The professional standing of teaching in Europe: regulation or relegation?

Finn, A. (2017) The professional standing of teaching in Europe: regulation or relegation? In: Hudson, B. (ed.) Overcoming Fragmentation in Teacher Education. Cambridge University Press: Cambridge, pp. 153-178. ISBN 9781316640791

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The need for high standards of academic learning and professional education, together with a process for measuring and maintaining standards have been recognised in the development of most modern professions. Yet, in teaching, there remains some debate about what constitutes teacher professionalism and what steps should be taken to develop and safeguard it. In Scotland, which has a fully independent professional regulatory body for teaching, key features of a new professionalism are built around a consensus that teachers must accept responsibility for the development and improvement of their professional skills throughout their careers. There is a need for trust but this must also be balanced with reasonable expectations of accountability. In summary, teachers are supported to keep their skills and knowledge up to date and remain accountable for the quality of their work. This chapter shows that, while the Scottish approach is consistent with current international research, its practice is at variance with that of various other countries. Most notably, it contrasts strongly with emerging trends in neighbouring England, where a policy of increased deregulation and flexibility is leading to significant systemic change in schools. What is the research base for these alternative approaches? What can be learned from them and is there a risk that they might undermine the professional status of teaching? This chapter reviews the background to the concept of professionalism and applies this to teacher professionalism, seeking to define its key components. It considers the perceived status of teaching as a profession, taking account of the views of teachers, researchers and parents; it explores the advantages and risks arising from different approaches to teacher education; and it outlines issues of competence and conduct which a profession should both address and regulate. The chapter also reports on international and European perspectives; and it offers a way forward which the author believes can enhance professionalism and protect high standards in the future.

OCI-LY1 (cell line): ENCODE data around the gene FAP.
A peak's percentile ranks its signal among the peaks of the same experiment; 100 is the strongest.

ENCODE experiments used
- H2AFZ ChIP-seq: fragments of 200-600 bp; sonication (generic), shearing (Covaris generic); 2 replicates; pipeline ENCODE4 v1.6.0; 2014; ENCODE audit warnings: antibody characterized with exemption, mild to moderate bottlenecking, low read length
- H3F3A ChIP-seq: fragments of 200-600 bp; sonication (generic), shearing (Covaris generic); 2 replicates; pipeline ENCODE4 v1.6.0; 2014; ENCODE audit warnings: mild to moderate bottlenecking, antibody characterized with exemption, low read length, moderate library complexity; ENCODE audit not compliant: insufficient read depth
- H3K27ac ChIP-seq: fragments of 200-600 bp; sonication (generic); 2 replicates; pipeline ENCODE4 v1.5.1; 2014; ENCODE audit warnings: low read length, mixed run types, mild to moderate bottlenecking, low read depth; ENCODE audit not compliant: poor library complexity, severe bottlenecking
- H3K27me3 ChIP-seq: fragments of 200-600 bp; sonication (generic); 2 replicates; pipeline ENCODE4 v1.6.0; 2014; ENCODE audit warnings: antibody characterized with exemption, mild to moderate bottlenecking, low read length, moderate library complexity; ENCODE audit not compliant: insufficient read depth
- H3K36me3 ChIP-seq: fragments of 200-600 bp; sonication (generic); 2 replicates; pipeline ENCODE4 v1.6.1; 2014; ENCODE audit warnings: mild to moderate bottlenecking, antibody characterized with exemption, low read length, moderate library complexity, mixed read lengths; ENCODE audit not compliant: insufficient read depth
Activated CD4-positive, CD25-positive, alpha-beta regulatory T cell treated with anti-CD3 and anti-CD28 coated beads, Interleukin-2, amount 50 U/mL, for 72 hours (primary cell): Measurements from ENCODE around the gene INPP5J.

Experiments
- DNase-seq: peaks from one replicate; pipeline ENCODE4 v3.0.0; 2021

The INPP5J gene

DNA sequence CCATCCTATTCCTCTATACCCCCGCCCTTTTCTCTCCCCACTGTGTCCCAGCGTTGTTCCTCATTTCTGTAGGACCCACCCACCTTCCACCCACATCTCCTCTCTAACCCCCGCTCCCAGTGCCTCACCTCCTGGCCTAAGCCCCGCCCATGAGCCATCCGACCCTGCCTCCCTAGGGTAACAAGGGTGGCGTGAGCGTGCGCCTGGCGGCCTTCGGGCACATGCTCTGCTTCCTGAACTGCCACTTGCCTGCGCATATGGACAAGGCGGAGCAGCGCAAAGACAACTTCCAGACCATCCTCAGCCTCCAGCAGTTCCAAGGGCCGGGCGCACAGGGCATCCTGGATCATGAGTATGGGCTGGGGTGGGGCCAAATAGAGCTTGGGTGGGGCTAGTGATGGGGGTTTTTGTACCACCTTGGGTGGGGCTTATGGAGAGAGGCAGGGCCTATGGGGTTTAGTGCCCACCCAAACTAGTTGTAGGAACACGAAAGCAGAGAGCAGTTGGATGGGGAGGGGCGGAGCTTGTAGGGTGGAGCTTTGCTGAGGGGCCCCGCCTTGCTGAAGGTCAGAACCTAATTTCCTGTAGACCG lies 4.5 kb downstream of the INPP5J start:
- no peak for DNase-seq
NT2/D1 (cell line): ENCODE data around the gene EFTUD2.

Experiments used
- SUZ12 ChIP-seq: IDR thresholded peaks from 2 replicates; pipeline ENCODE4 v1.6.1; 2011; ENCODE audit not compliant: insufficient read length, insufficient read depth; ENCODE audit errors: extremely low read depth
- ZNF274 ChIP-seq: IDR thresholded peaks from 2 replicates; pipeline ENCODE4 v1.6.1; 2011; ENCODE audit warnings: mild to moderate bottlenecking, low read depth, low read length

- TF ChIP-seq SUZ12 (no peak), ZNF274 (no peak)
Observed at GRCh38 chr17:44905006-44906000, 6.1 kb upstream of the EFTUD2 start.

Item Type:Book Sections
Glasgow Author(s) Enlighten ID:Finn, Professor Anthony
Authors: Finn, A.
College/School:College of Social Sciences > School of Education
Publisher:Cambridge University Press
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